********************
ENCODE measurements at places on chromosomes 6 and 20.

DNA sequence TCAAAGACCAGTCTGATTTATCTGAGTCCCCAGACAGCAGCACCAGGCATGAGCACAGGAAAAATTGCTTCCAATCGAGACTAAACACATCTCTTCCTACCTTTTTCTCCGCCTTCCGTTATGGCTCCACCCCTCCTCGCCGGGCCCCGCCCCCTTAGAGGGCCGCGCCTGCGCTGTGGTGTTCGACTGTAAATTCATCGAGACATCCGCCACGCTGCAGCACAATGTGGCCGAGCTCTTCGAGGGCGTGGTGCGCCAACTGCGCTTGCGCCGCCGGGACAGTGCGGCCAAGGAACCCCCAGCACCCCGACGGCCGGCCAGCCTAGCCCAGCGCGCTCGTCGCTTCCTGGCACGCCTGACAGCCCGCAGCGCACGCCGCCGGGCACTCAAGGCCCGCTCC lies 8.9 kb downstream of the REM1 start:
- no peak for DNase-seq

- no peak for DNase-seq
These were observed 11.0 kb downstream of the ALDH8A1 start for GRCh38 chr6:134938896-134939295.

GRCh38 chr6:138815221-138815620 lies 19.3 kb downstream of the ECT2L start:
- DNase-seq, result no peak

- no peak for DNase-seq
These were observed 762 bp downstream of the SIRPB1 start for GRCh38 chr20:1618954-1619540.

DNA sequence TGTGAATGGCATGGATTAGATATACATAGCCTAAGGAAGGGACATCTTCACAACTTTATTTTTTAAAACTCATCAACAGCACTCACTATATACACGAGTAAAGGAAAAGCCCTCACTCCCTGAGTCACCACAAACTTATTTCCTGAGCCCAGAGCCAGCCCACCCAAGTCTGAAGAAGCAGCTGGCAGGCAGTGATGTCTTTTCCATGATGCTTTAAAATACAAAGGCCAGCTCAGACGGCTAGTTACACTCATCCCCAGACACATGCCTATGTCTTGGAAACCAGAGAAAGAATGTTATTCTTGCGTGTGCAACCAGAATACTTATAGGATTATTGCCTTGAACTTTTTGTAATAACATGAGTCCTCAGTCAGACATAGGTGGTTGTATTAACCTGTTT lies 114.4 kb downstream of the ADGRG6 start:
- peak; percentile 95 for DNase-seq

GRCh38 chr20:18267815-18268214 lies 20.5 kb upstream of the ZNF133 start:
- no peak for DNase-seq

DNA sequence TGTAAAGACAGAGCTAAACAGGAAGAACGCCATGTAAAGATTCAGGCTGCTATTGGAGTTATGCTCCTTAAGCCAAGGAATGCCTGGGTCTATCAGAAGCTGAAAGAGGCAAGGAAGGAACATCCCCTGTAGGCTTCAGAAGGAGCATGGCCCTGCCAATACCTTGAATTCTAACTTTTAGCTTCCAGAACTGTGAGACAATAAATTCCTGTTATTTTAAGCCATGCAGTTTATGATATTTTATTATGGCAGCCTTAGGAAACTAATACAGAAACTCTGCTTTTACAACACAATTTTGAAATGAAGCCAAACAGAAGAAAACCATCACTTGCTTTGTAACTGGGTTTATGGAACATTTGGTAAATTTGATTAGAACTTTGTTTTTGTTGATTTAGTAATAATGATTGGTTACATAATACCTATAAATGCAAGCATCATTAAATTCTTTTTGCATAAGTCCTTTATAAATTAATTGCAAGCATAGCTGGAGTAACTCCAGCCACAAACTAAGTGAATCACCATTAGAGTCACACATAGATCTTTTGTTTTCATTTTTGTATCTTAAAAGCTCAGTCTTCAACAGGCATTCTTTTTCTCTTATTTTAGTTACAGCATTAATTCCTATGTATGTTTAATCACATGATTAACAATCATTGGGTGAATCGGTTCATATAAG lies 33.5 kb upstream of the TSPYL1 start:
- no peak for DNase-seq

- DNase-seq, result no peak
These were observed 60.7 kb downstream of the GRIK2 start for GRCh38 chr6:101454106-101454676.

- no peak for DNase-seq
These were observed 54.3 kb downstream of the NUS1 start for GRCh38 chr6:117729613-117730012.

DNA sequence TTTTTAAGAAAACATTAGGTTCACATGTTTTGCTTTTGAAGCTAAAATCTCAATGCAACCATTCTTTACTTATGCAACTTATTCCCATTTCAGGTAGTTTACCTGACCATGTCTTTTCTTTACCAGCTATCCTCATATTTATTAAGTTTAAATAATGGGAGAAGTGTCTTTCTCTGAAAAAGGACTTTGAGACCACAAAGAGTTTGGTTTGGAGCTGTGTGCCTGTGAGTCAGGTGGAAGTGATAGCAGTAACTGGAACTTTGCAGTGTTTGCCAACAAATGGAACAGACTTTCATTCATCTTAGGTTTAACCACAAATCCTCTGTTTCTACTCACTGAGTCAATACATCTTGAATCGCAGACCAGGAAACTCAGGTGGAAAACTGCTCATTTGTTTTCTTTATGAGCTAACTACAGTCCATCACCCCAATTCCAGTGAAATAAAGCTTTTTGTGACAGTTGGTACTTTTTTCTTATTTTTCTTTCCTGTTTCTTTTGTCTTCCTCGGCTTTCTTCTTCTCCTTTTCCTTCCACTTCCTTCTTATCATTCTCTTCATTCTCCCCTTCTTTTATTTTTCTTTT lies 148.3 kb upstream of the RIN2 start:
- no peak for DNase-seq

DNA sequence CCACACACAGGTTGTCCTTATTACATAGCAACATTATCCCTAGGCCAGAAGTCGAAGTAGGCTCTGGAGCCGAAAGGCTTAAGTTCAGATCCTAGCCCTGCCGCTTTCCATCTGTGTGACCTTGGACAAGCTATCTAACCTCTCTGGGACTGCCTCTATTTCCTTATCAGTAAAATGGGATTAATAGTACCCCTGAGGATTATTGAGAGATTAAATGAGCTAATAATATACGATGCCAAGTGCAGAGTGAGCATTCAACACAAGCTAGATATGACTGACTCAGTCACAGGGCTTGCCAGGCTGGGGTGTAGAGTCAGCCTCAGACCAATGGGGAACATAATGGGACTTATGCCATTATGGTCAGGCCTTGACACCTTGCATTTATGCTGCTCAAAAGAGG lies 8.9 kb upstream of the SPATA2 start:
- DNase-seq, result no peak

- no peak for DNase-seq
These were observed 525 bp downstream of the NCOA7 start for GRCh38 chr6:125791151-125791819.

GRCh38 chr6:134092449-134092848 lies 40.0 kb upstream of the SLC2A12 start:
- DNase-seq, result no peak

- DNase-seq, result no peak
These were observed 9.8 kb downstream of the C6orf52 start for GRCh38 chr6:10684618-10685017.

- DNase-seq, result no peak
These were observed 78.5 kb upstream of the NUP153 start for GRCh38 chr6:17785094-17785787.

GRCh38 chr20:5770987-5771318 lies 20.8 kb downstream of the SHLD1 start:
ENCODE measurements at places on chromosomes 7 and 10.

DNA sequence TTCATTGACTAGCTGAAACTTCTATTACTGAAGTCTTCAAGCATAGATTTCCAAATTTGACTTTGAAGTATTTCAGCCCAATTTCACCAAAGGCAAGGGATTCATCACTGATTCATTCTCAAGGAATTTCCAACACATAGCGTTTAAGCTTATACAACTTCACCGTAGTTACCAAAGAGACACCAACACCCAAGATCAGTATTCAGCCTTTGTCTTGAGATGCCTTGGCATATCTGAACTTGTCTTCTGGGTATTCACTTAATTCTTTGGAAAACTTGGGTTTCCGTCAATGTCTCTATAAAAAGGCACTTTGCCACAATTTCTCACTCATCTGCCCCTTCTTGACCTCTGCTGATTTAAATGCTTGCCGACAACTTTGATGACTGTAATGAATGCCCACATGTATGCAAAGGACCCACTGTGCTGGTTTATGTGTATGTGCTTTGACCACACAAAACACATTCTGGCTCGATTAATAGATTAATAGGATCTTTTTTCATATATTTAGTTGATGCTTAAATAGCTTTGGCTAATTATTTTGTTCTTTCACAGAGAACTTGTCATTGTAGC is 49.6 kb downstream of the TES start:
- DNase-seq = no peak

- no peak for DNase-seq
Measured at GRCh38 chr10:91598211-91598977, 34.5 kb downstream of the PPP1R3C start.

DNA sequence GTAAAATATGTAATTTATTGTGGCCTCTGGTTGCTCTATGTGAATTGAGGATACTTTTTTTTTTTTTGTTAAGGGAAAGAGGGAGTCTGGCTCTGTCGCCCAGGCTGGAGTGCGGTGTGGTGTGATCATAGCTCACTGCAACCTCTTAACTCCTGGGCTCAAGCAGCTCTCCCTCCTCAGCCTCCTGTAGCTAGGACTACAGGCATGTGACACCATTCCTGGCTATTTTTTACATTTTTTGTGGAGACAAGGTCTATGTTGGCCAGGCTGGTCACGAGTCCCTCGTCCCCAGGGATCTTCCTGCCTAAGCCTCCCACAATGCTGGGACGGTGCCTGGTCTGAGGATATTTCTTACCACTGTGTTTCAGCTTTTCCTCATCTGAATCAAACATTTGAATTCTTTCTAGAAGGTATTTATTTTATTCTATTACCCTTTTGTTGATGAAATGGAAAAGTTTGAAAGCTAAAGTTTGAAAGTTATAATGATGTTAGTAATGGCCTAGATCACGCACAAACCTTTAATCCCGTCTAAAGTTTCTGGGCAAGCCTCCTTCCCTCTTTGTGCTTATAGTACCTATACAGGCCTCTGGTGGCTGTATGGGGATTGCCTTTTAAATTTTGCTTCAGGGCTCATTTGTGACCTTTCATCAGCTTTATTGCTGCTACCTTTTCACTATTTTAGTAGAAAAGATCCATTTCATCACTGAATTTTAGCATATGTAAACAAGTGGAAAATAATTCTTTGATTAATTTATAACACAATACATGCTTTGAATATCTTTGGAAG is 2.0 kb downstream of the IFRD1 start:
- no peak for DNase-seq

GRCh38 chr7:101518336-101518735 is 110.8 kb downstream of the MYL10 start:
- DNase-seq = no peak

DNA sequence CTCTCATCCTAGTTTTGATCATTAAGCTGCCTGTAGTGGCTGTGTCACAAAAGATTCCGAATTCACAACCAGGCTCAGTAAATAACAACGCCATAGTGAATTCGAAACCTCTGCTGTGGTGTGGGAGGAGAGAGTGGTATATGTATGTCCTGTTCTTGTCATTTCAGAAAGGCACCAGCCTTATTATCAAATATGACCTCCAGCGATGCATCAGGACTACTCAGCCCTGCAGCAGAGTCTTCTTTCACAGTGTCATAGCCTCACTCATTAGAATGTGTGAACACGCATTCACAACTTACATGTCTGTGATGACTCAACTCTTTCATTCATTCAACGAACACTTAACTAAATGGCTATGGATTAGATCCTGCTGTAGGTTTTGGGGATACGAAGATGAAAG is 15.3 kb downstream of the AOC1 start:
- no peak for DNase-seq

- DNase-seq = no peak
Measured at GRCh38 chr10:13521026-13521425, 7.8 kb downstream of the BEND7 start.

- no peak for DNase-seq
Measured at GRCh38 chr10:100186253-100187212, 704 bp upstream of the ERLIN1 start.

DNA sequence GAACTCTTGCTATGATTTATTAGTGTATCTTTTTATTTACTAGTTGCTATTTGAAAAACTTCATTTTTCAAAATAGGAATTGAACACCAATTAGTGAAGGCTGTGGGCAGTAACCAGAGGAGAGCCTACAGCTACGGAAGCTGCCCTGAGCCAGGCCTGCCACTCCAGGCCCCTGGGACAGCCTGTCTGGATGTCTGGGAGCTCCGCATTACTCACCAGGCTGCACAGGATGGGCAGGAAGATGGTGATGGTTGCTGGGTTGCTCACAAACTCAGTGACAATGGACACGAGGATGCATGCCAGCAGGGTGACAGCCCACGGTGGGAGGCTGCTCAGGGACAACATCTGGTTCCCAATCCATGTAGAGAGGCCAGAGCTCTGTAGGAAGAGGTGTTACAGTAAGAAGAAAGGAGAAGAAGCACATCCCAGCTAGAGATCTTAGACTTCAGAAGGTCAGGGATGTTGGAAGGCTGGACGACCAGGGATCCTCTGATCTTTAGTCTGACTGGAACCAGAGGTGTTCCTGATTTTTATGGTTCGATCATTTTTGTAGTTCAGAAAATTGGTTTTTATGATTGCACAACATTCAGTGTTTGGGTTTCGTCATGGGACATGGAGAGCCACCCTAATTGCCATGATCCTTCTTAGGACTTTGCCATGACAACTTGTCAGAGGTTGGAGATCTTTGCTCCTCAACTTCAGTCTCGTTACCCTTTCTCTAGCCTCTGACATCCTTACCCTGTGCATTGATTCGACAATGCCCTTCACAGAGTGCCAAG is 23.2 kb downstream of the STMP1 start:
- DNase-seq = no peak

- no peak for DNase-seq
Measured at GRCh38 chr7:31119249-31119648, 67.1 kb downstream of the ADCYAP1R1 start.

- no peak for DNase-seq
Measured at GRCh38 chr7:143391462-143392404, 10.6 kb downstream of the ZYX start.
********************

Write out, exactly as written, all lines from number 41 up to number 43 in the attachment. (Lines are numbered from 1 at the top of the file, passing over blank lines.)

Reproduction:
- DNase-seq = no peak

DNA sequence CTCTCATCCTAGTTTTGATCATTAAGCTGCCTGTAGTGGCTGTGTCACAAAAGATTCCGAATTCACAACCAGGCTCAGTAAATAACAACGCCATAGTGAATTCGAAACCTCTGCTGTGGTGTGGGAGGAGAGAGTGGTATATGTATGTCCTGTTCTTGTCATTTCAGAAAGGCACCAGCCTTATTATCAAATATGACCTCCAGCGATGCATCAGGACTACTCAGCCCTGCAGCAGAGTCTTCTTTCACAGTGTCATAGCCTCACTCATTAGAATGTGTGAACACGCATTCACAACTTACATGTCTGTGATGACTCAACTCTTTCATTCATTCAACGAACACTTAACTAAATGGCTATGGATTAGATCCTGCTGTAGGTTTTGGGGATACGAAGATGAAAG is 15.3 kb downstream of the AOC1 start:
- no peak for DNase-seq